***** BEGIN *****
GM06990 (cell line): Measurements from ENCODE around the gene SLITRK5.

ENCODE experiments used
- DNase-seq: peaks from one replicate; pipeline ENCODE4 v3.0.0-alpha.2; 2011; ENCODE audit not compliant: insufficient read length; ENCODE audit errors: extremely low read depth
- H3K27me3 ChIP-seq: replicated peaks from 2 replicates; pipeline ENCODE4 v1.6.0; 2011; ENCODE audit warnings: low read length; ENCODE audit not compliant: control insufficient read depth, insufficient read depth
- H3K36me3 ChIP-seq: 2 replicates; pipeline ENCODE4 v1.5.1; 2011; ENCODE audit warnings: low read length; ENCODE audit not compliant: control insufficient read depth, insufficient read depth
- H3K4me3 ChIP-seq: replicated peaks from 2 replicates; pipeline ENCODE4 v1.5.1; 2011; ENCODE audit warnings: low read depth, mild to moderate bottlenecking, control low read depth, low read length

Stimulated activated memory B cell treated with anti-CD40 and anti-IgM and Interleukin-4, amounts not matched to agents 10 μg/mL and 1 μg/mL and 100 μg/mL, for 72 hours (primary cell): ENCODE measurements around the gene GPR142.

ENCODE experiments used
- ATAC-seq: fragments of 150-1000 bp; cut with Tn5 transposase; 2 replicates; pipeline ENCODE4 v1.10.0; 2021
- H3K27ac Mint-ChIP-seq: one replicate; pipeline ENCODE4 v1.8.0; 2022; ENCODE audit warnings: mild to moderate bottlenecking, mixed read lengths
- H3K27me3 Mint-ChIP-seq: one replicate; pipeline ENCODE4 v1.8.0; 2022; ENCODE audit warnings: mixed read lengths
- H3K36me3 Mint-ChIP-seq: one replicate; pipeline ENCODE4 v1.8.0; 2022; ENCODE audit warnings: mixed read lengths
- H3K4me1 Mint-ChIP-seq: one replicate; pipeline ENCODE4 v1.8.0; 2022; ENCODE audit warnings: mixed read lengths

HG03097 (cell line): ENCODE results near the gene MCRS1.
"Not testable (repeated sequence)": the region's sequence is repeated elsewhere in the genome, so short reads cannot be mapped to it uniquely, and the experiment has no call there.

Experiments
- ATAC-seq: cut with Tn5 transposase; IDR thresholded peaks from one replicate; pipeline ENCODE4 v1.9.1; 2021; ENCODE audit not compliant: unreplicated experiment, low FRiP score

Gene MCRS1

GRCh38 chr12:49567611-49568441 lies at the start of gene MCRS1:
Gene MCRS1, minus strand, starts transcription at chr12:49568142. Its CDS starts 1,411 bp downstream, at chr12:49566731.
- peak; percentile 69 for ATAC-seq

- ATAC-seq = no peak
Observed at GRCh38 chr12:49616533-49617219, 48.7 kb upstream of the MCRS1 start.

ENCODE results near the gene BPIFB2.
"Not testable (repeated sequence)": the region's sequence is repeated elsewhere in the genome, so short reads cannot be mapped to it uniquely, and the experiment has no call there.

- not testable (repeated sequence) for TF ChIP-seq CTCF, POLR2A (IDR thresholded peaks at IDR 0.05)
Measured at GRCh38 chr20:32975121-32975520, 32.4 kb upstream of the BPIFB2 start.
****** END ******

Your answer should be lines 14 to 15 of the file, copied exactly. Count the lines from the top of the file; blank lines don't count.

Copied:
HG03097 (cell line): ENCODE results near the gene MCRS1.
"Not testable (repeated sequence)": the region's sequence is repeated elsewhere in the genome, so short reads cannot be mapped to it uniquely, and the experiment has no call there.